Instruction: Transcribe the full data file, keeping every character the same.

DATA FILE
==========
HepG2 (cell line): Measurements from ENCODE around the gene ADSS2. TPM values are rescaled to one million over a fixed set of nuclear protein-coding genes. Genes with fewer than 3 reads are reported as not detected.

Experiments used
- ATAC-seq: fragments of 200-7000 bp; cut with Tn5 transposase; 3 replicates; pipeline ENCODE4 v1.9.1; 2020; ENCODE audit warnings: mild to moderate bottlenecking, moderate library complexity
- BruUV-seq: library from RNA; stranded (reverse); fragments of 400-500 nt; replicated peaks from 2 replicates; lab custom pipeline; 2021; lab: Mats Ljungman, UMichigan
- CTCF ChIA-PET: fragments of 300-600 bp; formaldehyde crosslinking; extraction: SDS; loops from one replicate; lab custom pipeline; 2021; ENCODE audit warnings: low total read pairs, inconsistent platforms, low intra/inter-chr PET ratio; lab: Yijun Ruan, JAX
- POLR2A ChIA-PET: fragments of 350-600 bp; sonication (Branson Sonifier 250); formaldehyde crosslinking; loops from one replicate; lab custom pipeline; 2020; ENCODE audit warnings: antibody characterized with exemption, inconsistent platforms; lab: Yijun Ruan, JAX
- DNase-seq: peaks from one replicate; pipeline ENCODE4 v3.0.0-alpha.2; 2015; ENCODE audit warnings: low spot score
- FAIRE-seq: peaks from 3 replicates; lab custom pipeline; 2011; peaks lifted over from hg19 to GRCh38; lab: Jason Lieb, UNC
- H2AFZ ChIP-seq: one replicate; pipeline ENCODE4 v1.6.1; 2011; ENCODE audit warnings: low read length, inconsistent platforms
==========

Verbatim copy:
HepG2 (cell line): Measurements from ENCODE around the gene ADSS2. TPM values are rescaled to one million over a fixed set of nuclear protein-coding genes. Genes with fewer than 3 reads are reported as not detected.

Experiments used
- ATAC-seq: fragments of 200-7000 bp; cut with Tn5 transposase; 3 replicates; pipeline ENCODE4 v1.9.1; 2020; ENCODE audit warnings: mild to moderate bottlenecking, moderate library complexity
- BruUV-seq: library from RNA; stranded (reverse); fragments of 400-500 nt; replicated peaks from 2 replicates; lab custom pipeline; 2021; lab: Mats Ljungman, UMichigan
- CTCF ChIA-PET: fragments of 300-600 bp; formaldehyde crosslinking; extraction: SDS; loops from one replicate; lab custom pipeline; 2021; ENCODE audit warnings: low total read pairs, inconsistent platforms, low intra/inter-chr PET ratio; lab: Yijun Ruan, JAX
- POLR2A ChIA-PET: fragments of 350-600 bp; sonication (Branson Sonifier 250); formaldehyde crosslinking; loops from one replicate; lab custom pipeline; 2020; ENCODE audit warnings: antibody characterized with exemption, inconsistent platforms; lab: Yijun Ruan, JAX
- DNase-seq: peaks from one replicate; pipeline ENCODE4 v3.0.0-alpha.2; 2015; ENCODE audit warnings: low spot score
- FAIRE-seq: peaks from 3 replicates; lab custom pipeline; 2011; peaks lifted over from hg19 to GRCh38; lab: Jason Lieb, UNC
- H2AFZ ChIP-seq: one replicate; pipeline ENCODE4 v1.6.1; 2011; ENCODE audit warnings: low read length, inconsistent platforms